Bernanke Speaks. But What Did He Say?

Justin Wolfers

So Ben Bernanke finally spoke today. And as I predicted yesterday, all the early headlines are expressing disappointment that he didn’t announce QE3. But this disappointment is misplaced. New policy announcements are for the Federal Open Market Committee (FOMC), not the Chairman. The most he could do is give an indication of where he thinks things will go.

And he thinks they should ease policy. Soon.

Here’s the case he made:

1. Unemployment is too high. This is the usual argument for easing monetary policy.

2. Inflation is below target. The usual constraint preventing this doesn’t bind.

3. The possibility that high long-term unemployment may persist “adds urgency to the need to achieve a cyclical recovery in employment.” There’s a special reason to be more aggressive.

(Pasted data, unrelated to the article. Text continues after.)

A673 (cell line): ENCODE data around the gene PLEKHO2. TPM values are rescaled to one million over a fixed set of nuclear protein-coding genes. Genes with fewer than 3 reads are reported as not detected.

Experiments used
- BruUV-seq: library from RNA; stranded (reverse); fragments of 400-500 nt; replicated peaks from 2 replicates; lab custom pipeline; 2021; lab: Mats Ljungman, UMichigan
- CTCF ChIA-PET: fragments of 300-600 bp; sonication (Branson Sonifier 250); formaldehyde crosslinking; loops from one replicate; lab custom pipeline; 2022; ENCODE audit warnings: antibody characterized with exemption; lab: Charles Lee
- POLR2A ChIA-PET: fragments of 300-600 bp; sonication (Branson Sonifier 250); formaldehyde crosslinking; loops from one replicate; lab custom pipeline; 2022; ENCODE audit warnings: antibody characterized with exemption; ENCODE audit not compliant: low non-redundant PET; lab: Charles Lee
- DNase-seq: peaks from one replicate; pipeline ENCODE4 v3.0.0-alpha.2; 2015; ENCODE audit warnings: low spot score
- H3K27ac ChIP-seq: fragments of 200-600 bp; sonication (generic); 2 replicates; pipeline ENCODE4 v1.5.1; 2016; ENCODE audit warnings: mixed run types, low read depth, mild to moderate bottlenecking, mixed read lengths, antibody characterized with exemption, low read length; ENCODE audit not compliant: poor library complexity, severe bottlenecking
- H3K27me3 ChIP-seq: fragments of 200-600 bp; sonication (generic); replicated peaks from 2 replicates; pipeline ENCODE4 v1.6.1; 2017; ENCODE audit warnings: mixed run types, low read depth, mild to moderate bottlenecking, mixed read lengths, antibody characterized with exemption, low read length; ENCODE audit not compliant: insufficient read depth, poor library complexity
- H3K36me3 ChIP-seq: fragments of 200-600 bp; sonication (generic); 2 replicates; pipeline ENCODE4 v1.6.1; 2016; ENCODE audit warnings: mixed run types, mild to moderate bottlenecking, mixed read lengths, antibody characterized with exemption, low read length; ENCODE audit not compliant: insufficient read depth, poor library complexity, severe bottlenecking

4. “The growth fundamentals of the United States do not appear to have been permanently altered.” Dismissing the counter-argument that this is structural.

5. “[T]he Federal Reserve has a range of tools that could be used to provide additional monetary stimulus.” He’s not out of ammo.

6. The FOMC is now going to meet for two days instead of one to discuss how best to use them. They’ve got to figure out how to load the guns.

Reasons No. 1 and No. 2 are the standard case for monetary easing. No. 3 is the case for urgency. No. 4 poo-poos the naysayers. No. 5 says we can ease. No. 6 suggests he wants to. Add it up, and you have a slam-dunk case for monetary easing. And I think it’s the right case, too.

So I read this as Ben saying: “Here’s the case I’m taking back to the Federal Open Market Committee. When we meet, you’ll hear what they decide.”

This is really the strongest signal he could have sent. QE3—in some form or another—is on its way, probably in September.

The other highlight was Ben warning Congress against short-term spending cuts and fiscal shenanigans that could kneecap the recovery. I hope they’re listening.